New research project involving University of Lincoln aims to create ‘throwing’ robots

by Luke Stott

New research project involving University of Lincoln aims to create ‘throwing’ robots

by Luke Stott

by Luke Stott

An ambitious research project is aiming to help expand the roles that robots can play in assisting humans in manufacturing and distribution processes.

The €7 million Dynamic Agile Production Robots That Learn and Optimise Knowledge and Operations (DARKO) project will harness the latest innovations in robotics and involve partners from Sweden, Germany, Italy and Switzerland, alongside experts from the University of Lincoln and Bosch, a leading global supplier of technology and research.

Robotic technology is already utilised effectively in some manufacturing sectors for picking and packing tasks, but this research aims to introduce a new function of ‘throwing’ in order to increase energy efficiency and speed up some of the most time-consuming processes.

A robotic arm will be developed to throw non-breakable objects such as plastic pipes and components into containers ready for distribution, with testing taking place at ARENA2036, a high-profile research demonstration area in Germany.

The Lincoln team, led by Dr Nicola Bellotto, Associate Professor in the Lincoln School of Computer Science, will be responsible for developing the spatial awareness capability needed for the robots to work safely and efficiently alongside humans in a busy warehouse setting.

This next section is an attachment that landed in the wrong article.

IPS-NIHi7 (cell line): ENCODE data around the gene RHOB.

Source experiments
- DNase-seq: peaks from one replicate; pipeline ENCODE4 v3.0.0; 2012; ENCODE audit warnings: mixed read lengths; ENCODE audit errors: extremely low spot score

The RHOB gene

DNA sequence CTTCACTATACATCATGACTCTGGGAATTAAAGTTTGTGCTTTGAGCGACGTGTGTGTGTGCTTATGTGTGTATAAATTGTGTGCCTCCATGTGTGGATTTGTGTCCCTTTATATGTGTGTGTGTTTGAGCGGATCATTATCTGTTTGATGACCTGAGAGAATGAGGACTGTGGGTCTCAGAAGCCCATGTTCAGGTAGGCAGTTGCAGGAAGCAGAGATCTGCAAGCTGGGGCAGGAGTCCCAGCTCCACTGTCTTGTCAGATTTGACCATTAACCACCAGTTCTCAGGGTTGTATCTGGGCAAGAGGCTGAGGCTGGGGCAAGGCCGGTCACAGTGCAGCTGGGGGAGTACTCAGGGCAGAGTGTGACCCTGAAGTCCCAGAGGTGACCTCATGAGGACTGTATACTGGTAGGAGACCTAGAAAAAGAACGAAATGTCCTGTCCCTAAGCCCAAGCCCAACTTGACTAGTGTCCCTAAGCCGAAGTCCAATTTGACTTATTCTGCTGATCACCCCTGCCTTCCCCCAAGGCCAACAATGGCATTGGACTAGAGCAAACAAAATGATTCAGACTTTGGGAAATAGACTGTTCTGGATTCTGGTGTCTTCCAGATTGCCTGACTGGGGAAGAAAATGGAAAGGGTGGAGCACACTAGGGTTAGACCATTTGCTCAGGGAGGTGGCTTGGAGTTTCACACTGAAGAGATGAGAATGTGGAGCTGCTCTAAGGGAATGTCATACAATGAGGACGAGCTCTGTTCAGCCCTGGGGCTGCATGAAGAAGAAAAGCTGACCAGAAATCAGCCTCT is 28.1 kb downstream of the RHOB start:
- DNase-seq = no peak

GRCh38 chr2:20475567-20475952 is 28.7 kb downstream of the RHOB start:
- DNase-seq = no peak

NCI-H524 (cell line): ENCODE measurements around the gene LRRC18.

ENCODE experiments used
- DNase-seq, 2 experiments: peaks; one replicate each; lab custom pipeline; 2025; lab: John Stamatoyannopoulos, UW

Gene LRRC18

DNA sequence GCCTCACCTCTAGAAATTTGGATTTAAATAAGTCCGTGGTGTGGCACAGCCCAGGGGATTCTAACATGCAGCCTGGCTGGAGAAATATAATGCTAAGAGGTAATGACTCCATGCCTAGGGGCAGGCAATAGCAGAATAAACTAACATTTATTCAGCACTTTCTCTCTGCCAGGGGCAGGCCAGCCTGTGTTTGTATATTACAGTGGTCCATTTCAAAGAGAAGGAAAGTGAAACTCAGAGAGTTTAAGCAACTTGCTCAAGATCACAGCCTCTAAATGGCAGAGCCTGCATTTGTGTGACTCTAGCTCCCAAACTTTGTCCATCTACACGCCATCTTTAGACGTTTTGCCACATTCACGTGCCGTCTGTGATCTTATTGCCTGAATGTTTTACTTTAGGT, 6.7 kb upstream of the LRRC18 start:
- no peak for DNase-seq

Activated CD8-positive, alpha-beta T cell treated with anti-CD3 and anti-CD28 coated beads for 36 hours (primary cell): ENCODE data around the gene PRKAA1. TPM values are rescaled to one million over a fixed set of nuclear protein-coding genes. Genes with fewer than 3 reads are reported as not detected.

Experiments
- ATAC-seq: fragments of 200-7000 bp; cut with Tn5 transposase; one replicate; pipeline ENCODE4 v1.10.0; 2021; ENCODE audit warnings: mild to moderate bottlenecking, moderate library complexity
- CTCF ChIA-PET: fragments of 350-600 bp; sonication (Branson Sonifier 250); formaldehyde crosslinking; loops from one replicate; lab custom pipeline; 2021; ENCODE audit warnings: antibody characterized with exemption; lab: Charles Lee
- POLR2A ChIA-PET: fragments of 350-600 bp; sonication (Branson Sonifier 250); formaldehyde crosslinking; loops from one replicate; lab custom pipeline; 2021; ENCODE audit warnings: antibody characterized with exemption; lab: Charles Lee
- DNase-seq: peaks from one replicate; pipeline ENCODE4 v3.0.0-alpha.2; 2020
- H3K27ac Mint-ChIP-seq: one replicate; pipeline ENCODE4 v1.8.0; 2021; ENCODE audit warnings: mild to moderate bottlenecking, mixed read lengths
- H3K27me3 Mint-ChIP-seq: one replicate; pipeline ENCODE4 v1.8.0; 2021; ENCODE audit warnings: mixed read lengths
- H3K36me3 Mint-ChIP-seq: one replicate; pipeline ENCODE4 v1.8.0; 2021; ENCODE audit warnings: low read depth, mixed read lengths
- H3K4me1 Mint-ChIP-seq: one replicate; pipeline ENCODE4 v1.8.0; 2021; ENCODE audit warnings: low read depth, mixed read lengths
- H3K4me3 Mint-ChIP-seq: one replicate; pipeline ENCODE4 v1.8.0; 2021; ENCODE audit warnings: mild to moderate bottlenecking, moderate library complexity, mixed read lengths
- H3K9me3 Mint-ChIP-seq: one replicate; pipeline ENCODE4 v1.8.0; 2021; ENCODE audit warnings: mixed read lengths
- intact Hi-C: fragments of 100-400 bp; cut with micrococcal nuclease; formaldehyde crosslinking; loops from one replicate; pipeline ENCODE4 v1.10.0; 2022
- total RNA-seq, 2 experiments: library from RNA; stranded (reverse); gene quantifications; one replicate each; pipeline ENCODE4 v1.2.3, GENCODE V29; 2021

Dr Bellotto said:

These robots will work autonomously without the need for human supervision. However, they will encounter people while going about their duties and so will need to learn to understand human intentions in order to share space safely.

As humans, when we encounter a group of people in a narrow corridor, we instinctively know how to navigate the situation safely. We are able to pick up on human intentions and subtle communications of mutual agreement and this is what we are aiming to develop in these robots.

Professor Andrew Hunter, Deputy Vice-Chancellor for Research and Innovation, said:

At the University of Lincoln, our academics work at the forefront of their fields on research that supports industry and makes a tangible difference to society, including in robotics and logistics.

Led by world-leading experts from the Lincoln Centre for Autonomous Systems, this project has the potential to revolutionise the future of a whole host of logistics processes.

The project team, which also includes University of Lincoln Professor of Intelligent Robotics and Interactive Systems Marc Hanheide as Co-Investigator, is recruiting a postdoctoral researcher and PhD student to work alongside them on this exciting research.

Professor Hanheide also leads the Lincoln team in the ‘ILIAD’ project working with European partners from academia and industry to develop flexible intralogistics services for the food distribution sector – the success of which will be built upon by the ‘DARKO’ project team.

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